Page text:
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How NOT to Barter

by Ayngelina B

Post image for How NOT to Barter

Bartering is considered an art by many and a dreaded necessity by others. Regardless, if you’re heading abroad you’ll need to know the common mistakes NOT to make when haggling.

In many countries haggling or bartering is the norm so vendors will often state their prices higher than the actual value.

Even if you don’t feel comfortable negotiating over prices, if you don’t learn some basic bartering lessons, you’ll end up paying much more than you should!

Here are 12 things you should most definitely NOT do when bartering:

1) Pick stores where the price is non-negotiable

Whilst street vendors and smaller stores welcome and expect bartering, department stores often do not. Find out where it is accepted and where the price tag is just a suggestion.

2) Guess at the value of an item

Do your research by finding out from locals how much they pay for an item and how much you can expect to pay. Hostel and hotel desks will often know this information.

3) Bring large bills only

There’s nothing worse than negotiating a great deal only to find out that the vendor conveniently doesn’t have  change for you. Bring small bills!

4) Show interest in the product

If it is a really unique item or the vendor knows you really want it the price automatically goes up. Be aloof and prepared to walk away.


You may encounter a well-rehearsed role-play at Anjuna market, India but stick to your guns and don’t be fooled! Photo by Sara_aaargh.

5) Keep bartering even when the price goes lower than what you were willing to pay

In many cultures once the seller enters the bartering process they will continue until an agreement is made even if it means “losing face.”

If you have reached the price that you thought was fair it’s time to make a purchase.

The goal isn’t for the vendor to make as little money as possible but for you to reach a fair price.

6) Use anger as a scare tactic

Bartering still follows the general rules of etiquette. Be warm and polite. It’s perfectly fine to laugh at the first offer and take pleasure in the encounter.

You’re more likely to get a better price if the vendor has taken a shine to you.

When the transaction is complete thank the person for their time.

7) Let a local help you negotiate

If someone in the market approaches you for help kindly decline.

This person will usually be working on commission and will steer you to the stores where they can make money by encouraging you to pay too much.

8) Only look in one store

If you see an interesting souvenir it’s likely that you’ll find it in many stalls.

You can let the vendor know that you’re aware of the price in a nearby stall and that they’re not your only option.

Cairo can be a treasure-trove for magpie travelers but you’ll need to haggle hard. Photo by Josiehen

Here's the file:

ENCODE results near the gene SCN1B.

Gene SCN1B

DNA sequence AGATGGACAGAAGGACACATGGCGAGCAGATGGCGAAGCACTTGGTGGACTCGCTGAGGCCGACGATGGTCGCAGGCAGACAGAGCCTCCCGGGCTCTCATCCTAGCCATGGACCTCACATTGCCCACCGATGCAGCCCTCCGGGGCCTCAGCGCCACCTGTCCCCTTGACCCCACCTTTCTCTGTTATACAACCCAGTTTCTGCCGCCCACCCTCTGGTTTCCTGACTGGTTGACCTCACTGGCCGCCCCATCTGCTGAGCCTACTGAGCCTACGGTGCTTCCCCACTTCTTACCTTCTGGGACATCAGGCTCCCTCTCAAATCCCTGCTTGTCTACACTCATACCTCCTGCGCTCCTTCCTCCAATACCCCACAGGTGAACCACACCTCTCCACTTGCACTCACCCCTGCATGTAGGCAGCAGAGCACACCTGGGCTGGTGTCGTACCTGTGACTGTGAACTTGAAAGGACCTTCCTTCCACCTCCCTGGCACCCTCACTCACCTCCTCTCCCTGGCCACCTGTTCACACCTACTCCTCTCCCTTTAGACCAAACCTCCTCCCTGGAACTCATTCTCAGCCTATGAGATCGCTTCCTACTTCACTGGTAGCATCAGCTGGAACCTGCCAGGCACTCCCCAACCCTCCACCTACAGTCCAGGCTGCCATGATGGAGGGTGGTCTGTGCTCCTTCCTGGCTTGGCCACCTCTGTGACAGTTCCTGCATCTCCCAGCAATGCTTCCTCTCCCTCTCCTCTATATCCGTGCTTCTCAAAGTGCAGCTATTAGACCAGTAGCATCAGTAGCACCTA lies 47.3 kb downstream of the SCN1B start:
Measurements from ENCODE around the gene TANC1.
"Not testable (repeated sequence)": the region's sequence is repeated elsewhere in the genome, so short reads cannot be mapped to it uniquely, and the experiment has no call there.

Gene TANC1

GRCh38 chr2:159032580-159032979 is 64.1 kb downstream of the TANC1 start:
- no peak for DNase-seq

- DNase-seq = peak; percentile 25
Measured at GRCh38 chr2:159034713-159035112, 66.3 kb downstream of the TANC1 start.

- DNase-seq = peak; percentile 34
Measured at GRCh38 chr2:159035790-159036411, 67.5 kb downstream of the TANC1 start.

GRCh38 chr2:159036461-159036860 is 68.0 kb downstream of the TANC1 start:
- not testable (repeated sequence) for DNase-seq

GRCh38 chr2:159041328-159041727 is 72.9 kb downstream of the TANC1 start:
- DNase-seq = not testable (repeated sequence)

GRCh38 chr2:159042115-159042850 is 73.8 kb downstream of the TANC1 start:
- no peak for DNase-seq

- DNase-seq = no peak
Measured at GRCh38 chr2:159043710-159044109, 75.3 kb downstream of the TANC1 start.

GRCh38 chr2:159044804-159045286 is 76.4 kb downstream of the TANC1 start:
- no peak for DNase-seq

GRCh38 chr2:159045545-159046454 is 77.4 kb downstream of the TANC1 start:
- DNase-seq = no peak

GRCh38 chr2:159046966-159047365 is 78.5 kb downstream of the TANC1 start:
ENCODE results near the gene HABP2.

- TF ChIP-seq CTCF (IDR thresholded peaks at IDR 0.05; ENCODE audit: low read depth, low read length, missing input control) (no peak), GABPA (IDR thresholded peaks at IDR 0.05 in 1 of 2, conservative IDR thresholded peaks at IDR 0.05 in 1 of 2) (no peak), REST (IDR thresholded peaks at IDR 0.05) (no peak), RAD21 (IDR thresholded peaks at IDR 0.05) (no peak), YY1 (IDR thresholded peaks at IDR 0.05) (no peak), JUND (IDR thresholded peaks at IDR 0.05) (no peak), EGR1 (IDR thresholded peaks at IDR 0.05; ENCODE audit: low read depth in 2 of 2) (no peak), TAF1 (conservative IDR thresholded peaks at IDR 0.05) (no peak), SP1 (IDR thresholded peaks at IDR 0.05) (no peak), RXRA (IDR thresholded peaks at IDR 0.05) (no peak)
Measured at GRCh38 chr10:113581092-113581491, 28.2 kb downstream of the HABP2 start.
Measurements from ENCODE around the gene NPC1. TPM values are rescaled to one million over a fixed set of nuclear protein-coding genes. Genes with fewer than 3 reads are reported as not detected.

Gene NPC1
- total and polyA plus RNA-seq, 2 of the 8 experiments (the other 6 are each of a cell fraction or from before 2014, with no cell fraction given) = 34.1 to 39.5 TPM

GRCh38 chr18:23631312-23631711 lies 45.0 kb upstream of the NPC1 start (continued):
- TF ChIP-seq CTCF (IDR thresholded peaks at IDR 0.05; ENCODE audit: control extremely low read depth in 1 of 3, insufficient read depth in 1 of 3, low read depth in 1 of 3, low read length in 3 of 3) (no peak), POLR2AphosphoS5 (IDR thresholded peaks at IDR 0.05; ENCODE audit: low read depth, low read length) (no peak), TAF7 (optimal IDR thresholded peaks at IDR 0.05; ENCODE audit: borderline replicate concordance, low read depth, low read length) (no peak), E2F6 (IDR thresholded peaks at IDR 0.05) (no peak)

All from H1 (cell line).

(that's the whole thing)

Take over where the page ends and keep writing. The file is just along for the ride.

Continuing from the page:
9) Barter for everything

Every traveler has a moment where they realize they were arguing over a monetary difference that meant nothing to them but a lot to the seller.

It can be easy to get caught up in the process but is bartering over ten cents for a banana really worth it?

I’m ashamed to admit that I did that in the Philippines. Don’t make that same mistake.

10) Barter alone

If you can, bring a friend along to play good cop/bad cop especially if it’s your first time.

A friend may be more comfortable voicing that they aren’t sure if you should buy it or they think it may be too much.

11) Walk away if the price is ridiculously high

This is not an insult. The rule of thumb is that you counter offer 50% of the initial price and settle around 60%.

Vendors know that guides and hotels give tourists this advice and price accordingly, which is why it’s important to heed the advice of Tip 2 and know the fair price to pay.

12) Don’t barter

In some countries they take joy in bartering and may even be offended if you don’t try.

My friend went shopping on his first night in Bangkok. He felt uncomfortable bartering so accepted the first offer of $7 for a t-shirt.

The woman felt so bad she told him to only give her $4!

What’s been your experience of haggling? Good? Bad? Post up your comments below, I want to hear from you!

If you liked this, you might also like: 6 Money Lessons I Learned Whilst Traveling.

Main image: Knock down the guava price at Bangkok‘s floating market or this lady might get offended. Photo by joeannenah.

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17 comments… read them below or Add a Comment

Rachel

Love the suggestions!
Akin to the not using anger as a scare tactic, I also hate hearing people say something is poor quality. I sheepishly admit that, early on, I bartered by pointing out flaws, but there’s a way to barter nicely/respectfully. No need to insult. If you like it, don’t show too much interest, and just say, “no thanks, just looking; it’s lovely, but am not interested”. I can almost guarantee you, the merchant will ask you how much you’d be willing to pay, to re-engage you in the bartering game, and hoped for sale.
I love bartering – love the game and smiling interaction of it!